A Lorentz force due to the presence of the static applied magnetic field may affect the charged particles in the conductive fluid, as shown in FIG. 6, for example. A charged particle movement may occur in the negative X-direction, as shown at 630, substantially perpendicular to both the static applied magnetic field 210 in the Y-direction and the Z-direction of the incident acoustic wave 425. Out of all the charged particles responsible for the conductivity of the conductive fluid 505, only the positive ions of one type may be considered, for the sake of simplicity of the model. Obtaining the result for a mixture of different ions may only be a technical matter, as would be appreciated by those of ordinary skill in the art, having the benefit of the present disclosure.

Assuming that the positive ions considered are involved in the acoustic motion and have a mass m and a charge e, the following expression for the Lorentz force F2 may be obtained:

F 2 = e [ v 1 B ] = e [ ( v 1 0 e i ω t k ^ ) ( B j ^ ) ] = - ev 1 0 B e i ωt i ^ = m v 2 t m v . 2 = - i ω mv 2 0 e i ω t i ^ ( 2 )
assuming v2=−v2 0etiωt, where is the unit vector in the positive X-direction, as shown at 530, using {circumflex over (k)}ĵ=−, with the associated velocity of the charged particles v2 given by:

v 2 = e [ v 1 B ] i ω m = e [ ( v 1 0 e i ω t k ^ ) ( B j ^ ) ] i ω m = - e ( v 1 0 B ) i ω m e i ω t i ^ = - v 2 0 e i ω t i ^ ( 3 )
where

v 2 0 = e ( v 1 0 B ) i ω m = e ( v 1 0 B ) ω m
is the magnitude of the amplitude of the particle velocity at t=0 in the negative X-direction.

Similarly, the motion in the negative X-direction, as shown at 630, may create a motion, as shown in FIG. 7, for example, with the associated velocity v3 in the negative Z-direction, as shown at 750, the direction opposite to the positive Z-direction, as shown at 550, of the incident acoustic wave 425C. The associated velocity of the charged particles v3 may be given by:

v 3 = e [ v 2 B ] i ω m = e [ ( - v 2 0 e i ω t i ^ ) ( B j ^ ) ] i ω m = - e ( v 2 0 B ) i ω m e i ω t k ^ = - v 3 0 e i ω t k ^ ( 4 )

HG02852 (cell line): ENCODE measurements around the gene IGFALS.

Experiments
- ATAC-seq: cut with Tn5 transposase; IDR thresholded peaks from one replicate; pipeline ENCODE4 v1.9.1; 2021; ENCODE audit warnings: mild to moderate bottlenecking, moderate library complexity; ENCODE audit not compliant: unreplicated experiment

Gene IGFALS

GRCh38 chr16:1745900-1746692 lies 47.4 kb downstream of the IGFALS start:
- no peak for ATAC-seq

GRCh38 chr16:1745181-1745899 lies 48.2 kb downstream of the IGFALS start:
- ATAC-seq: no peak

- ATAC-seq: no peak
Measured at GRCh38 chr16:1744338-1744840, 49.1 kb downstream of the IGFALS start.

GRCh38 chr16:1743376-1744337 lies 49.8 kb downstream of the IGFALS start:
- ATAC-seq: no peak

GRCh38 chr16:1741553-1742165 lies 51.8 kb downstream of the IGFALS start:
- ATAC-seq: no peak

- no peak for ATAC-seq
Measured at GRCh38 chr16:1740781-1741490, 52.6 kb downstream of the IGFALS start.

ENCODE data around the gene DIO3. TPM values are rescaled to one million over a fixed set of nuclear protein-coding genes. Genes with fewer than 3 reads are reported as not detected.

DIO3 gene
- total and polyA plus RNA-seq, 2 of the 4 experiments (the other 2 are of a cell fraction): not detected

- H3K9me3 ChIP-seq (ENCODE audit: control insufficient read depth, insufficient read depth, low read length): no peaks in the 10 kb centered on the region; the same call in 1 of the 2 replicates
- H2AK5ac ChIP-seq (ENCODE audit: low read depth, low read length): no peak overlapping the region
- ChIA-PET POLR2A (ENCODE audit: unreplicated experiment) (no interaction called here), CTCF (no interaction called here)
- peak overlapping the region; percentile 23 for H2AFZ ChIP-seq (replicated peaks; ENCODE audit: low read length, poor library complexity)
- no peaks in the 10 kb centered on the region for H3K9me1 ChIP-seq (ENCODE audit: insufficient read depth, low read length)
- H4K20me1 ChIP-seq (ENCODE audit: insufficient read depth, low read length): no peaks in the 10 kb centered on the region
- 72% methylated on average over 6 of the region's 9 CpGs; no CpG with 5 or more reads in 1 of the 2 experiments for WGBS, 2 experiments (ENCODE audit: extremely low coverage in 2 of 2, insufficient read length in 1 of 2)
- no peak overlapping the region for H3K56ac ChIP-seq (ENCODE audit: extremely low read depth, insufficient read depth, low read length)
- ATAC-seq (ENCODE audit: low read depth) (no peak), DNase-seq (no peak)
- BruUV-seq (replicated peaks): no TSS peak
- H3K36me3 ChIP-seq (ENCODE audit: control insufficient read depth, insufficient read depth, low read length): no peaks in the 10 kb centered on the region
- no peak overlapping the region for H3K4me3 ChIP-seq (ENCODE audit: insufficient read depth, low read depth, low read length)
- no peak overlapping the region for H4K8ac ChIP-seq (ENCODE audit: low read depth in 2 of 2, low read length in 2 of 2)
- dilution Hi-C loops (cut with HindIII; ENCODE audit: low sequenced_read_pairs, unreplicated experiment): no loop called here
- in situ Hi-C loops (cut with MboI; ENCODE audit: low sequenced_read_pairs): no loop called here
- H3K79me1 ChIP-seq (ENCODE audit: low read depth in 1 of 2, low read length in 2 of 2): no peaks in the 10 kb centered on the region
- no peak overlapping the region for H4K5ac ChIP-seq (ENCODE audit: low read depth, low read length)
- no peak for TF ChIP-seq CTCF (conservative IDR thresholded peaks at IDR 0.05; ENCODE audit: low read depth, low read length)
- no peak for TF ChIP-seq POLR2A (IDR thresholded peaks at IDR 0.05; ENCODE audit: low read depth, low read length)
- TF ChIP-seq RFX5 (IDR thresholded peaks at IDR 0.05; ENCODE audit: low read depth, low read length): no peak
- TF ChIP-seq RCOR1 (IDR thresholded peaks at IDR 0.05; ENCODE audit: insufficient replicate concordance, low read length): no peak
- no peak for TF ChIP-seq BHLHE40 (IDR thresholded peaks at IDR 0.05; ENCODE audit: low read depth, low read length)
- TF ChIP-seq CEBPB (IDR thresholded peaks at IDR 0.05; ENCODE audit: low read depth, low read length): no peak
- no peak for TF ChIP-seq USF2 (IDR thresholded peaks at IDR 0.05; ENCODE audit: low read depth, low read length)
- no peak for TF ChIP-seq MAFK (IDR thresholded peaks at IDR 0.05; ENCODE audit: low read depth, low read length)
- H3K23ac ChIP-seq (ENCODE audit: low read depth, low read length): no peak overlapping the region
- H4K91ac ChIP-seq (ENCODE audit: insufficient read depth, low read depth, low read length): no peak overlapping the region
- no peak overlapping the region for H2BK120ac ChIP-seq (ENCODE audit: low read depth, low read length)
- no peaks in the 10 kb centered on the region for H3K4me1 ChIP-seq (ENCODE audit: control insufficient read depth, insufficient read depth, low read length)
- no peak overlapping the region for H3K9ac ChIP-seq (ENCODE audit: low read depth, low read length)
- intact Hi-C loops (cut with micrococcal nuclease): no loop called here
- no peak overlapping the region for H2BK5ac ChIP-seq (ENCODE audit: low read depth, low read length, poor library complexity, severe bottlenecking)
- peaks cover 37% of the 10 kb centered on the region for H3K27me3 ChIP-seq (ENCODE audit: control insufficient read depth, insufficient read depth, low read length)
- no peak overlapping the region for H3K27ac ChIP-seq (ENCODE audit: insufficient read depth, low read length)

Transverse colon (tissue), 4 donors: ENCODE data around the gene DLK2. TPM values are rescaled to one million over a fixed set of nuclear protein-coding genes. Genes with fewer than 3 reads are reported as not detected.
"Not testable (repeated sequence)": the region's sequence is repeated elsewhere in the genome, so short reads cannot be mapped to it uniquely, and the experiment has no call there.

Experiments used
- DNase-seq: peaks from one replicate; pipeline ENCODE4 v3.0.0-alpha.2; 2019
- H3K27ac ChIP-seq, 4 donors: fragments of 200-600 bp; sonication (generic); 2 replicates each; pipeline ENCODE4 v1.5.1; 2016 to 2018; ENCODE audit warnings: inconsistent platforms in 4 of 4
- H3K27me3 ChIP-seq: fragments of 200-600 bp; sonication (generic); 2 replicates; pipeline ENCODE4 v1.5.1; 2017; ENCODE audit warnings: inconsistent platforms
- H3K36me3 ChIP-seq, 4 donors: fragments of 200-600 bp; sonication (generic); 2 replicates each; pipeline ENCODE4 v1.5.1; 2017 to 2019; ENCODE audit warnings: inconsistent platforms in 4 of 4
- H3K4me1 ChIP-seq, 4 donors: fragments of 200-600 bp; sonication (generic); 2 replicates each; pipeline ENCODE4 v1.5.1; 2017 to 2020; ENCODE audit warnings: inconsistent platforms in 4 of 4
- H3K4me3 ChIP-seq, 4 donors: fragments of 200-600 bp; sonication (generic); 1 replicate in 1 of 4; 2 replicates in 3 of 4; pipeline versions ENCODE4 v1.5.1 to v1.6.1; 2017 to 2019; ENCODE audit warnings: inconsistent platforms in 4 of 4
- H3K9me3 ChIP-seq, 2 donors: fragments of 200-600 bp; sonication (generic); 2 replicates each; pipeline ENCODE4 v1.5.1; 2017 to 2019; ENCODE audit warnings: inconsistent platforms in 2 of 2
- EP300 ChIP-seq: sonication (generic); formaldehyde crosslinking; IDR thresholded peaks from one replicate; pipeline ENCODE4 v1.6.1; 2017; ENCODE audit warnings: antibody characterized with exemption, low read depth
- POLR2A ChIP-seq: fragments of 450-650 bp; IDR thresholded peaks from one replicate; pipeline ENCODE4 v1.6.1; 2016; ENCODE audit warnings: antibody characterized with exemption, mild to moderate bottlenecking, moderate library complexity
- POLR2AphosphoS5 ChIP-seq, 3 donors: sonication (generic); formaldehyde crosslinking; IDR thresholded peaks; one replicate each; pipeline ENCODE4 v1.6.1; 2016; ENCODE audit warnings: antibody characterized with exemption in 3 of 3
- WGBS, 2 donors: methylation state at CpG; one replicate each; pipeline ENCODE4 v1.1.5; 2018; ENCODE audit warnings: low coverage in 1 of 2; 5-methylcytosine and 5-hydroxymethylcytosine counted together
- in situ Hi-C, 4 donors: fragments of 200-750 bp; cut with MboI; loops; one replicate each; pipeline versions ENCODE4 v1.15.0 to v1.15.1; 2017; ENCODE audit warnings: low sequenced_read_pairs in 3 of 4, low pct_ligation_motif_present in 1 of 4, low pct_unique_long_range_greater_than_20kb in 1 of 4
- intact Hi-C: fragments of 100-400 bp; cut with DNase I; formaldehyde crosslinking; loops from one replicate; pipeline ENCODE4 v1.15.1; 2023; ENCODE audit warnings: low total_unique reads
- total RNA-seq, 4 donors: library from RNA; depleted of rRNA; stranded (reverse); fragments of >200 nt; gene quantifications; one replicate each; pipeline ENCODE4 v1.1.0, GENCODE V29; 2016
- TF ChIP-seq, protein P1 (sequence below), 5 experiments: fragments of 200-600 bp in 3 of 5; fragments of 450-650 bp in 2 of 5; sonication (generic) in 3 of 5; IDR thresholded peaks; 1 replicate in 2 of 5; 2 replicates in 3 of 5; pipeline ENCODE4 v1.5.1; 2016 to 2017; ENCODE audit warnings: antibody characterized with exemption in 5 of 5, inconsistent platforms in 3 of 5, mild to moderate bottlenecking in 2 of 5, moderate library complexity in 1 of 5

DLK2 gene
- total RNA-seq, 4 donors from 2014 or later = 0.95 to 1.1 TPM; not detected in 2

where

v 3 0 = e ( v 2 0 B ) i ω m = ( e ω m ) 2 ( v 1 0 B 2 ) = ( eB ω m ) 2 v 1 0 = ( ω L ω ) 2 v 1 0
is the magnitude of the amplitude of the particle velocity at t=0 in the negative Z-direction, as shown at 750

ω L eB m
in FIG. 7, for example, and is defined to be the Larmor frequency of the moving charged particles.

In FIG. 7, the velocity of the particle movement in the incident acoustic wave 425 is shown to decrease due to the Lorentz acoustic effect. Equation (4) shows that: (1) there is a decrease of the particle velocity in the incident acoustic wave due to the Lorentz force; (2) the magnitude of the Lorentz acoustic effect does not depend on the direction of the static magnetic field; and (3) the Lorentz acoustic effect can be increased by increasing the static magnetic field. The direction of the static magnetic field may be switched between successive measurements, thereby substantially averaging out effects that may be due to inhomogeneities of the static magnetic field.

The Lorentz acoustic effect created by the movement of potassium ions (atomic weight=40, electric charge=1) may be estimated as follows:

v 3 0 v 1 0 = ( eB ω m ) 2 = ( 1.6 - 10 - 19 ( C ) 1.256 10 - 6 ( Henry / m ) H ( A / m ) 6.28 f ( Hz ) 40 1.67 10 - 27 ( kg ) ) 2 = ( 1.6 10 - 19 ( C ) 1.256 10 - 6 ( Henry / m ) H ( A / m ) 6.28 10 3 f ( kHz ) 40 1.67 10 - 27 ( kg ) ) 2 ( 0.0005 H ( A / m ) f ( kHz ) ) 2 ( 5 )